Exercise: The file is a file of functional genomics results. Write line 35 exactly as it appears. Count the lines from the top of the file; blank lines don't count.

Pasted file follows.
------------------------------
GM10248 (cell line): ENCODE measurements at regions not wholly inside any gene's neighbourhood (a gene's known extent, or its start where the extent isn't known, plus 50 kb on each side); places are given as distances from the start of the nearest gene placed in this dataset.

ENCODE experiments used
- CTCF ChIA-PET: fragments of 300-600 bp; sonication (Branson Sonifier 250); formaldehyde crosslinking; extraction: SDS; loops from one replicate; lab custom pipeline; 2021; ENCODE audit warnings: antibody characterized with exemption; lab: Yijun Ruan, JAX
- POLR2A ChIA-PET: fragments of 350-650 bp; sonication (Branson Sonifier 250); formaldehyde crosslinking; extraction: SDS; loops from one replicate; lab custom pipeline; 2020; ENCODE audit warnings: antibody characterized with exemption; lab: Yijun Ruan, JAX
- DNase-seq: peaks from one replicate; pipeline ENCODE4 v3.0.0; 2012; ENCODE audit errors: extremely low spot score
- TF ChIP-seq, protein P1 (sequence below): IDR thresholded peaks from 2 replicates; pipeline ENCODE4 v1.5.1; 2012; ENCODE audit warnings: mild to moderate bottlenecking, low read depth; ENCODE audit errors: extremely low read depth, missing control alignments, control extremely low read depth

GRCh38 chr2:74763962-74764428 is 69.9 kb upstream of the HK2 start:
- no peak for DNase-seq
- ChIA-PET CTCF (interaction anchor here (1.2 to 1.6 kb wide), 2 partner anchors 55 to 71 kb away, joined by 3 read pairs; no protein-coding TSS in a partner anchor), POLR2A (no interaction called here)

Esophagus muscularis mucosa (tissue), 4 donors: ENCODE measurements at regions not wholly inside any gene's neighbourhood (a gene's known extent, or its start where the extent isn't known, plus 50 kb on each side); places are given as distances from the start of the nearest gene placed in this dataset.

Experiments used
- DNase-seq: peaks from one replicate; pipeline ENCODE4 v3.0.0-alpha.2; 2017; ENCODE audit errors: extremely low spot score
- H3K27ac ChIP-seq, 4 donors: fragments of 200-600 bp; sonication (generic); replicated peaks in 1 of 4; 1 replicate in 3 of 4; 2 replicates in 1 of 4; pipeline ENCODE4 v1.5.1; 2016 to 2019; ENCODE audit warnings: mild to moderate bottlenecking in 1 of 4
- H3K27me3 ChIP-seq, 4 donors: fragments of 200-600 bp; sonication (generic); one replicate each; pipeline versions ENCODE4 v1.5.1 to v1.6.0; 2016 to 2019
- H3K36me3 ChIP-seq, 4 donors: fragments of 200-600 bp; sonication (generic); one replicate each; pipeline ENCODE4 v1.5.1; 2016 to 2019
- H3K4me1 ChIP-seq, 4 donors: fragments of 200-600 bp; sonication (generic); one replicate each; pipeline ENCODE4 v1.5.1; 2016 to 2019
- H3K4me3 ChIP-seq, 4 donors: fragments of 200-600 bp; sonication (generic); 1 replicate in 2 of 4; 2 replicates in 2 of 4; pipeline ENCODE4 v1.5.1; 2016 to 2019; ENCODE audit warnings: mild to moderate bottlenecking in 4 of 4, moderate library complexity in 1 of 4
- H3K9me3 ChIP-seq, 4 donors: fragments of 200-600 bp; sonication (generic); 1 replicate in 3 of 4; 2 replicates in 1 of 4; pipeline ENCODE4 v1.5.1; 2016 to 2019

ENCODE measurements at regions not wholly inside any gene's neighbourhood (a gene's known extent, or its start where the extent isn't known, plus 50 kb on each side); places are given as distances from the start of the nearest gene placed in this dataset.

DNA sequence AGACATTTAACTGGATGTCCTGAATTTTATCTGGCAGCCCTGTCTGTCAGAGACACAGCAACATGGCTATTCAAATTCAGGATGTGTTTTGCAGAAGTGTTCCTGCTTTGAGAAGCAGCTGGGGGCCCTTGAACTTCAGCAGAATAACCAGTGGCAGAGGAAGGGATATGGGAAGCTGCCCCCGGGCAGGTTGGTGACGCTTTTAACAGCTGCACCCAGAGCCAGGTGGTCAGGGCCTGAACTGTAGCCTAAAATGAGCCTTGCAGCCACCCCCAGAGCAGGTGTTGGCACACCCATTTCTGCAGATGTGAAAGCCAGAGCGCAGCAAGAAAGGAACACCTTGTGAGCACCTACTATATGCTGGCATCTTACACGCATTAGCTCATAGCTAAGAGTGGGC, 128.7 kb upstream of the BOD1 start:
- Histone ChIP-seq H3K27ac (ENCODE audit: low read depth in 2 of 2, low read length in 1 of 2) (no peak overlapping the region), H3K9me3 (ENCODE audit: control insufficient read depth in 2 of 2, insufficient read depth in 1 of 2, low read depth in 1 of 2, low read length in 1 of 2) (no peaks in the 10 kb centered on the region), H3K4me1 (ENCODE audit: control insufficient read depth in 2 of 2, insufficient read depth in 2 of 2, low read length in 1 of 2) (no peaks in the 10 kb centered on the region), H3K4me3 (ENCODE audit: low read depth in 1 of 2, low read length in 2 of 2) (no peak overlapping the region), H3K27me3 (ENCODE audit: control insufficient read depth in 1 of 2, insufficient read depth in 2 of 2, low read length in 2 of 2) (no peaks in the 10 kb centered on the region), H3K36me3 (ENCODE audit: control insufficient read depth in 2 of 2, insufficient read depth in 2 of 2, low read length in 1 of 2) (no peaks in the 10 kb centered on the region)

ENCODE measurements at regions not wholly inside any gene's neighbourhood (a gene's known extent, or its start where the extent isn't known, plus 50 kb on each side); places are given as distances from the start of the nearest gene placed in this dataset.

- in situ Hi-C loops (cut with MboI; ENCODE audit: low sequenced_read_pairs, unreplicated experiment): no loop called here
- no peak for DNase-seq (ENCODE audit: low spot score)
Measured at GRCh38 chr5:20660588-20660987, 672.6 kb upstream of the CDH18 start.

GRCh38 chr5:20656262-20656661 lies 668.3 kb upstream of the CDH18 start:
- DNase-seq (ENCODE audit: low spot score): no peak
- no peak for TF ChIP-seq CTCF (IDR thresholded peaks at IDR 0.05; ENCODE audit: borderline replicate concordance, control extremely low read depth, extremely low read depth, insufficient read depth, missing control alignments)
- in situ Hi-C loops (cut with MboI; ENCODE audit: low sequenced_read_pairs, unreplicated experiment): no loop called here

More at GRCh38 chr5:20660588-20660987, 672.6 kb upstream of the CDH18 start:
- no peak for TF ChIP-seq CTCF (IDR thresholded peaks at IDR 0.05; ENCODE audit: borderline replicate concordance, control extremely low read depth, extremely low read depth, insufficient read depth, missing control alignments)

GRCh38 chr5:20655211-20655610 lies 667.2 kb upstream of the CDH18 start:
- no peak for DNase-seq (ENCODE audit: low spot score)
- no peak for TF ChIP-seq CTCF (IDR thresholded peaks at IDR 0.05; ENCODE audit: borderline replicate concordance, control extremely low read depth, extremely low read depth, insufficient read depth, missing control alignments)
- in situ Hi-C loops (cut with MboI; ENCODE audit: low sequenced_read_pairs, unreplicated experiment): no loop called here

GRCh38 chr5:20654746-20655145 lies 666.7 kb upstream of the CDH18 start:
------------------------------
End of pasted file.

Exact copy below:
- in situ Hi-C loops (cut with MboI; ENCODE audit: low sequenced_read_pairs, unreplicated experiment): no loop called here